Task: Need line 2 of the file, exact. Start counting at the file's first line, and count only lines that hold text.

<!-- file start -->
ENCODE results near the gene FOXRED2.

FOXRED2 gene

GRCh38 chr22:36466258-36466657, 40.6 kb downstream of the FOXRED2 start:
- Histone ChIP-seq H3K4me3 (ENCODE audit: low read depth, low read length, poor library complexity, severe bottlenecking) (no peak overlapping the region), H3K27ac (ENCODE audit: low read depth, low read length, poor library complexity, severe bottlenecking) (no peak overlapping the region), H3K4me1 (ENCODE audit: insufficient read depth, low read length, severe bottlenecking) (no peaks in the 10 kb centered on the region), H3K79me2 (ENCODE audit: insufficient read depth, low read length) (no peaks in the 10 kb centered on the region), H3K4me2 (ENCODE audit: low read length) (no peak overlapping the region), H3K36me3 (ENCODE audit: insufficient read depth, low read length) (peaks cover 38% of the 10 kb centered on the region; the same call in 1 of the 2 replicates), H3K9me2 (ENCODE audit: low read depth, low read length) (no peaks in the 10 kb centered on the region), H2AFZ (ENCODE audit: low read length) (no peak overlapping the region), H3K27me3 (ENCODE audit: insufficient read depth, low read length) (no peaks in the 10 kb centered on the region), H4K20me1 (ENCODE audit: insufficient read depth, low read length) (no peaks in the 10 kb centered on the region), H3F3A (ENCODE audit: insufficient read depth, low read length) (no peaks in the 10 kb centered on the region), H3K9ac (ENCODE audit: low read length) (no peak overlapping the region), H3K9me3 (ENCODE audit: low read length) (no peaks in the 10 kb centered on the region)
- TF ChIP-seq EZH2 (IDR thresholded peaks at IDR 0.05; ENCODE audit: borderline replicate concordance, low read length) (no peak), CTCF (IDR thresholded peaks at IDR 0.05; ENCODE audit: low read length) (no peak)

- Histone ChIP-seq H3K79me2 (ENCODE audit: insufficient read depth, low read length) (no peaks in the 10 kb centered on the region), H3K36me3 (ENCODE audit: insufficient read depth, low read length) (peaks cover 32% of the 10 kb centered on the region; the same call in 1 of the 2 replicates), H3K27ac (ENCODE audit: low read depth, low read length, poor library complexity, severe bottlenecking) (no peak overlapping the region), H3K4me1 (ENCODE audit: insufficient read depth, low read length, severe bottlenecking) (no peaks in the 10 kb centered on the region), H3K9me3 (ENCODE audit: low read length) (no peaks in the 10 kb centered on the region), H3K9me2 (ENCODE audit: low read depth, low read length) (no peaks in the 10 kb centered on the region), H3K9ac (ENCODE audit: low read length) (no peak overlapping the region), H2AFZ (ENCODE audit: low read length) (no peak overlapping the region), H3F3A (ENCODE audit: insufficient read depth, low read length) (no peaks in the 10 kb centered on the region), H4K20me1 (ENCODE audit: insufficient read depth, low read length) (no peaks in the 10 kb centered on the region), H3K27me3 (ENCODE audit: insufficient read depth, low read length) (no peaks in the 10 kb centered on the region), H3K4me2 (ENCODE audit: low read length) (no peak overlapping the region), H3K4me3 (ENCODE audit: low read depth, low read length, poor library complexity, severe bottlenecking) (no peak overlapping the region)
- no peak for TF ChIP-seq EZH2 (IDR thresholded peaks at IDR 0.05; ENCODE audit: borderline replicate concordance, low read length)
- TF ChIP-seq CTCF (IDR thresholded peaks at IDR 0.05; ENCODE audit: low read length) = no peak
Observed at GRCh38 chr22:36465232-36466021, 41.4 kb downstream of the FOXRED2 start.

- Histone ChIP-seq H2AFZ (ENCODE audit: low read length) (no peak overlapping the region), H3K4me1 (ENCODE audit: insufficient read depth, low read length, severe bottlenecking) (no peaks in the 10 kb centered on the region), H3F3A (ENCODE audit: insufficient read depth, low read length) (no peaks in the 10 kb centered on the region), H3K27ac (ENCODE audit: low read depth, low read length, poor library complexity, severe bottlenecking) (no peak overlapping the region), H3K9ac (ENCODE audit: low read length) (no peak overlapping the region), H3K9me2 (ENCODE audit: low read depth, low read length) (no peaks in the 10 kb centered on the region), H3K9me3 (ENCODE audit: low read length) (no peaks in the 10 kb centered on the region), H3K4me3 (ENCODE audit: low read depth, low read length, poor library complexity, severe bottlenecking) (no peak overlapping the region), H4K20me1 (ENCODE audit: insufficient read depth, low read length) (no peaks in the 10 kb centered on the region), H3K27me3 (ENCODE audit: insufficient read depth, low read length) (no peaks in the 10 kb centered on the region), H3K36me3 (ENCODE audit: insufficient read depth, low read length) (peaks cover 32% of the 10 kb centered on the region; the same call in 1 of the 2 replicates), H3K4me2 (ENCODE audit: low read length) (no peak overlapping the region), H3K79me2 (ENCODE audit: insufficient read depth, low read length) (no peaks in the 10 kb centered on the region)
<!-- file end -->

FOXRED2 gene